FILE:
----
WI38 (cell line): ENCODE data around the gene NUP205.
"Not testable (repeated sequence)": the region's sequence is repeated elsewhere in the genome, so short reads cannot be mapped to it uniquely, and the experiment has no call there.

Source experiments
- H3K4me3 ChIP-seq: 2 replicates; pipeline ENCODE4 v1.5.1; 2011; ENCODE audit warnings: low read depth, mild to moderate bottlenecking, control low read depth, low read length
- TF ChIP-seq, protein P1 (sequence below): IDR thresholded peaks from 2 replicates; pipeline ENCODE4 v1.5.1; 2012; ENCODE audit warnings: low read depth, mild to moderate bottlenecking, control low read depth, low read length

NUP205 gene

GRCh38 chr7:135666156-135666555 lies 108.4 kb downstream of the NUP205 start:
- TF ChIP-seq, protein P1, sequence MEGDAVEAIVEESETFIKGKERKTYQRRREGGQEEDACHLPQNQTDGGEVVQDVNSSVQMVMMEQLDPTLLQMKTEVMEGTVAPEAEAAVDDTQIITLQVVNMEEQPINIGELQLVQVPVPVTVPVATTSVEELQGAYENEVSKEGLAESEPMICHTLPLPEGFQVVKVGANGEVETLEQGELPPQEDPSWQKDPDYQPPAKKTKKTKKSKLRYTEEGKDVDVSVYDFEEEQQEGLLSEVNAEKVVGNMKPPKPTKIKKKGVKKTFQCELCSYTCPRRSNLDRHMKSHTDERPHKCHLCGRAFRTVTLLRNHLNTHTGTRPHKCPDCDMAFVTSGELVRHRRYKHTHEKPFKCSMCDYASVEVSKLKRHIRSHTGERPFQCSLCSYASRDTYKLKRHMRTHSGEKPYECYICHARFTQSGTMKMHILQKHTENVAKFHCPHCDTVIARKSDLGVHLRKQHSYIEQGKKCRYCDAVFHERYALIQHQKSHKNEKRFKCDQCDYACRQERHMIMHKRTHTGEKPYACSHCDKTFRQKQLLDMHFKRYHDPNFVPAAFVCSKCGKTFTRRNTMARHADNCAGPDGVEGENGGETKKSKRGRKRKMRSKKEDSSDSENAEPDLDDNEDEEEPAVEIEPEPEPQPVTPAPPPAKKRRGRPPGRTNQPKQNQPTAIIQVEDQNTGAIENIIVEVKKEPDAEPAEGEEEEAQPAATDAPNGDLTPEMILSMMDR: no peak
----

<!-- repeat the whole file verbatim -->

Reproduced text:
WI38 (cell line): ENCODE data around the gene NUP205.
"Not testable (repeated sequence)": the region's sequence is repeated elsewhere in the genome, so short reads cannot be mapped to it uniquely, and the experiment has no call there.

Source experiments
- H3K4me3 ChIP-seq: 2 replicates; pipeline ENCODE4 v1.5.1; 2011; ENCODE audit warnings: low read depth, mild to moderate bottlenecking, control low read depth, low read length
- TF ChIP-seq, protein P1 (sequence below): IDR thresholded peaks from 2 replicates; pipeline ENCODE4 v1.5.1; 2012; ENCODE audit warnings: low read depth, mild to moderate bottlenecking, control low read depth, low read length

NUP205 gene

GRCh38 chr7:135666156-135666555 lies 108.4 kb downstream of the NUP205 start:
- TF ChIP-seq, protein P1, sequence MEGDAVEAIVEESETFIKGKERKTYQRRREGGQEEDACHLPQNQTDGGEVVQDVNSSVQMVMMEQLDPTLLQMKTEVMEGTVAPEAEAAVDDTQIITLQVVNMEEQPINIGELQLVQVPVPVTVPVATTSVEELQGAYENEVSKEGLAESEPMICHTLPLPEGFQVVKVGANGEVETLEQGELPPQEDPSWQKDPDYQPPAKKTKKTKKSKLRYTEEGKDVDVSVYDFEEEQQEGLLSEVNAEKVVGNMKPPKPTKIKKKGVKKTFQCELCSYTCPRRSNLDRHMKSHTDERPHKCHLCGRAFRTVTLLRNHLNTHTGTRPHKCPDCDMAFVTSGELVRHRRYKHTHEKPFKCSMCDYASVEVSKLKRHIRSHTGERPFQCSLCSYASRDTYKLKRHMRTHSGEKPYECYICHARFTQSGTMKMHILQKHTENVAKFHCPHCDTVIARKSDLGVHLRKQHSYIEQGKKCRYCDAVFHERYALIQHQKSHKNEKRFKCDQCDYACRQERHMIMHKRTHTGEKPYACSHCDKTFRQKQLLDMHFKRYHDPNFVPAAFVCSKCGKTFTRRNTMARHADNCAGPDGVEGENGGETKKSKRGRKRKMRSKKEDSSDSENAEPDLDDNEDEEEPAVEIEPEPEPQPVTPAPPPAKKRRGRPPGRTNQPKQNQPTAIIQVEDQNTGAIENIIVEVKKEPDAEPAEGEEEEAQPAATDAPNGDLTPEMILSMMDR: no peak